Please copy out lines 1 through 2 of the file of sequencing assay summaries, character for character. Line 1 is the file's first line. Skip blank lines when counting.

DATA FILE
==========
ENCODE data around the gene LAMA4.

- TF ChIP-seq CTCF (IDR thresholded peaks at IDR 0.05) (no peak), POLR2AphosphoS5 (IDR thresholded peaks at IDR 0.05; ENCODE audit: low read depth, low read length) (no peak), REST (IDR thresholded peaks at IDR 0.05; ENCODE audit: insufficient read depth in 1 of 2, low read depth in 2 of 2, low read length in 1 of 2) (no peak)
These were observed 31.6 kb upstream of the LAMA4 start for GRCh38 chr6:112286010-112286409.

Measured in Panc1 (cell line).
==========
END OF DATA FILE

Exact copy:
ENCODE data around the gene LAMA4.

- TF ChIP-seq CTCF (IDR thresholded peaks at IDR 0.05) (no peak), POLR2AphosphoS5 (IDR thresholded peaks at IDR 0.05; ENCODE audit: low read depth, low read length) (no peak), REST (IDR thresholded peaks at IDR 0.05; ENCODE audit: insufficient read depth in 1 of 2, low read depth in 2 of 2, low read length in 1 of 2) (no peak)